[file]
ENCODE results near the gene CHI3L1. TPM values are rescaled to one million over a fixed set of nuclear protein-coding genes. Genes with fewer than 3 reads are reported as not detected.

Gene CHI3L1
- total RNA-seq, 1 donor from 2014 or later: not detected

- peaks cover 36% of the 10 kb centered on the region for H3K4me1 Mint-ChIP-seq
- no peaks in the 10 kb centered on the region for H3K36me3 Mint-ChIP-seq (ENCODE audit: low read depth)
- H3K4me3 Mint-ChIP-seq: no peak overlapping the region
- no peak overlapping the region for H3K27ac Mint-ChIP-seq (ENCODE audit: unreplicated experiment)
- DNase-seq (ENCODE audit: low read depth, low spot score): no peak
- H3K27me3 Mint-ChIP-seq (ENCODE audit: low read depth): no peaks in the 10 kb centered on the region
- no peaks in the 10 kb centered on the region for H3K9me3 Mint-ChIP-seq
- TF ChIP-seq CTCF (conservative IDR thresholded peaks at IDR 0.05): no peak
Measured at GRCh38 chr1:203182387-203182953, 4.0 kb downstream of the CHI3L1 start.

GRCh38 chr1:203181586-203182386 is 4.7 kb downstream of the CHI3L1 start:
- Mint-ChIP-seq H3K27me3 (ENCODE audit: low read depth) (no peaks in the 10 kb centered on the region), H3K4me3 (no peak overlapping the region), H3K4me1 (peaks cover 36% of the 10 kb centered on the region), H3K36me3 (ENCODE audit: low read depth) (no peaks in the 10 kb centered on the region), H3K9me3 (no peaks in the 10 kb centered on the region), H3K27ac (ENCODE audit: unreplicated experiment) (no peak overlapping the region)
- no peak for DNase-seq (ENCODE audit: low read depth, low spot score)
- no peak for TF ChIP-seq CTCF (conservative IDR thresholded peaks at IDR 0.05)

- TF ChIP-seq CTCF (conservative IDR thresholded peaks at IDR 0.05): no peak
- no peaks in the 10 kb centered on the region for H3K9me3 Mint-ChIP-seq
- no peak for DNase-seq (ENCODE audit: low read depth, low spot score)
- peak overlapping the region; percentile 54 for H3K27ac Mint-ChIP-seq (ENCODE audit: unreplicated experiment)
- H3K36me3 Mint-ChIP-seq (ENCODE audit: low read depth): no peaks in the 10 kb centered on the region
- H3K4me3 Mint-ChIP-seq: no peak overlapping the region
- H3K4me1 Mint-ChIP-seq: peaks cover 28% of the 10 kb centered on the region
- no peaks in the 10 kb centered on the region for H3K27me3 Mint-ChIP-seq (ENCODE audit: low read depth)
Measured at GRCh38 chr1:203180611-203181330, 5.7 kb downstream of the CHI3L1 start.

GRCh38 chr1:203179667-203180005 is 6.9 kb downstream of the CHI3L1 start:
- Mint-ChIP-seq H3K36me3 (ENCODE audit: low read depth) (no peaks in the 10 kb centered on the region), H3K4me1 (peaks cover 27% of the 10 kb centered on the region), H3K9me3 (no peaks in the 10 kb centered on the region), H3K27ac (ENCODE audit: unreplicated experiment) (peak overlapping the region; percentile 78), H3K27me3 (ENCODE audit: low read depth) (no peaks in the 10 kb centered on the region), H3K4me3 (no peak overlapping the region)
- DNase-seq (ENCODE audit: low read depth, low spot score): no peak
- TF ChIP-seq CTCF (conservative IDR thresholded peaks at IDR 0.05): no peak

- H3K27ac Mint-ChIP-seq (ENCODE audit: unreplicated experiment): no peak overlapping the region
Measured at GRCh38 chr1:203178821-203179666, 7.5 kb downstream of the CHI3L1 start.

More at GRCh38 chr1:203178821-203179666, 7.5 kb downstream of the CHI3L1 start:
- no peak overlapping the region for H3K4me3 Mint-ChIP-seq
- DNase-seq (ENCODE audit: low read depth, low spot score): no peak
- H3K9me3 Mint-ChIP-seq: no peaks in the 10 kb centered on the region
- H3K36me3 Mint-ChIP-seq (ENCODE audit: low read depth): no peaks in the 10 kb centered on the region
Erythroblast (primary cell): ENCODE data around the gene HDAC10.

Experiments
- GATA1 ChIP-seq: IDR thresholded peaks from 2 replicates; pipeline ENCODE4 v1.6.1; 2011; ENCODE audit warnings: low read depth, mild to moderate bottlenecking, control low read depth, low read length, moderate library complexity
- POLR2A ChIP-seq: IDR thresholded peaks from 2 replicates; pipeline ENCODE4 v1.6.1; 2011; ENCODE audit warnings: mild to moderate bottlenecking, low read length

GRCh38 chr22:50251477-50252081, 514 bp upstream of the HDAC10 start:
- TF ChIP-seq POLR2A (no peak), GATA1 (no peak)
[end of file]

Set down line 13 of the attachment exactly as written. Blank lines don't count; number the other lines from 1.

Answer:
GRCh38 chr1:203181586-203182386 is 4.7 kb downstream of the CHI3L1 start: